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Cd'A, NIC partner up for summer RV parking

Staff Writer | May 21, 2021 1:00 AM

COEUR d'ALENE — With summer festivities set to return this year, the city of Coeur d’Alene and North Idaho College are teaming up to give visitors with recreational vehicles a daytime place to park.

“The goal here is to get those large units that have trouble parking anywhere else in town into an open area,” city administrator Troy Tymesen said.

Those large units — RVs and RVs pulling trailers — can now park for free at what has been known to neighbors and locals as the old log yard on West Hubbard Avenue. The opportunity begins Memorial Day weekend.

The city will sweep and stripe the log yard, fill the potholes and provide a garbage receptacle. Tymesen said the biggest bump in the road will be educating visitors on when they can park in the lot, or, more appropriately, when they can’t park there.

“Probably our biggest challenge with this will be to make sure it’s daytime parking only until 10 p.m.,” he said. “Thankfully, we have a phenomenal police department, and they’ve agreed that if it doesn’t go well and people aren’t choosing to leave, we’ll use their services.”

The city will put up plenty of signage directing RVers to the daytime parking lot. City officials hope the North Idaho College-controlled lot — Lot A, as it’s technically known, which sits across from the water treatment plant — will help reduce congestion from the larger vehicles roaming downtown Coeur d’Alene looking for a place to park.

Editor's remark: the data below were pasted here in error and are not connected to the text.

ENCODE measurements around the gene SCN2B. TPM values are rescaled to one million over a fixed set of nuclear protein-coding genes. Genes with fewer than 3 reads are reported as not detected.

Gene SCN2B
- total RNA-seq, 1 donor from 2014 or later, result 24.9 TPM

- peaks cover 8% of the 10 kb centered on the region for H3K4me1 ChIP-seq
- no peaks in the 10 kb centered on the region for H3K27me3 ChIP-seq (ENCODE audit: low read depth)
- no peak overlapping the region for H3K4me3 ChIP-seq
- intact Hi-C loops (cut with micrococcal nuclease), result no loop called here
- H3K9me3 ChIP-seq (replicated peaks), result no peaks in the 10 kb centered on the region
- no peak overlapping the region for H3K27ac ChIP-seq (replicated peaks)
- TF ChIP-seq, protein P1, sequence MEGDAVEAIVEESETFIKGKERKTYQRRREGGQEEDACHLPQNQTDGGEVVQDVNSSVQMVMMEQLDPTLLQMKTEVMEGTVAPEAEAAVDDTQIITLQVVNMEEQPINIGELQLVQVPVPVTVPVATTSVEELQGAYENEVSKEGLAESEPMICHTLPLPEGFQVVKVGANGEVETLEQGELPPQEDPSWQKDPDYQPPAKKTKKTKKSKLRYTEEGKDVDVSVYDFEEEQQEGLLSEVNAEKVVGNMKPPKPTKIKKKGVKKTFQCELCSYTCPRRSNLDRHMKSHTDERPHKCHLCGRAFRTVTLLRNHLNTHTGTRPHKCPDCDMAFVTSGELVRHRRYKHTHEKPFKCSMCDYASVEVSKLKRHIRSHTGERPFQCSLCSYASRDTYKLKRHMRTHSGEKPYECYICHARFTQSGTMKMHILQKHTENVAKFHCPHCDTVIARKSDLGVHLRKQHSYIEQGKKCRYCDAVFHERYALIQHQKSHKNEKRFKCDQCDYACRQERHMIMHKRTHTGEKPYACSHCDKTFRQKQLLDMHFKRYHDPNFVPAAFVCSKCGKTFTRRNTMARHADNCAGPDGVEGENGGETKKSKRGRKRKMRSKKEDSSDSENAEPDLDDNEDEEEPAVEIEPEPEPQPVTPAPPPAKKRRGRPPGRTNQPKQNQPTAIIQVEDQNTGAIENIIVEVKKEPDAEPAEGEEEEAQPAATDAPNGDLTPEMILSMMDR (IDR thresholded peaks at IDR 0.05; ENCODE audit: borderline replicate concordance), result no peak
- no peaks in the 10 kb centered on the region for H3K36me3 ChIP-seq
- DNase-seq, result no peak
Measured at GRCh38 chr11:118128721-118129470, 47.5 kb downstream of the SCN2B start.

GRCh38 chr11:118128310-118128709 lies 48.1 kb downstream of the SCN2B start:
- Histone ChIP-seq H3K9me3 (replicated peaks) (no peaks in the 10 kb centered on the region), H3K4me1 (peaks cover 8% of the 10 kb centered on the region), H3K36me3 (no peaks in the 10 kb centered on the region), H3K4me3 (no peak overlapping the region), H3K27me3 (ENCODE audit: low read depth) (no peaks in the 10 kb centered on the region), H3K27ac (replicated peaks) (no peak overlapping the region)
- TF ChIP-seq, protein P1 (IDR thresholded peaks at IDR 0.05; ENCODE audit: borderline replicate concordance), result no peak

“When they come to town, it’s hard to navigate our town,” Tymesen said. “We do have a great parking lot south of city hall. However, that was designed [for trailers of people] that left their boat in the lake and came over here to park and enjoy our navigable waters.”

Officials say the lot will remain open until Labor Day.

North Idaho College, which reserves the right to use the lot for summer events like Ironman and Art On The Green, agreed to lease the lot to the city for $1 each summer.

Mayor Steve Widmyer, who said he expects Coeur d’Alene’s streets to return to their normal busy traffic patterns this summer after the COVID-19 pandemic hampered the 2020 tourism season, said the partnership will help not only RVers but also a downtown area that has been grappling with summer parking congestion for years.

“It’s a much-needed addition to downtown parking,” Widmyer said. “It will help open up spots in all of our other lots.”

“The Parking Commission believes this is a great mission,” Tymesen said. “Thanks to North Idaho College and our team in Streets and Engineering, we believe we can pull this off.”

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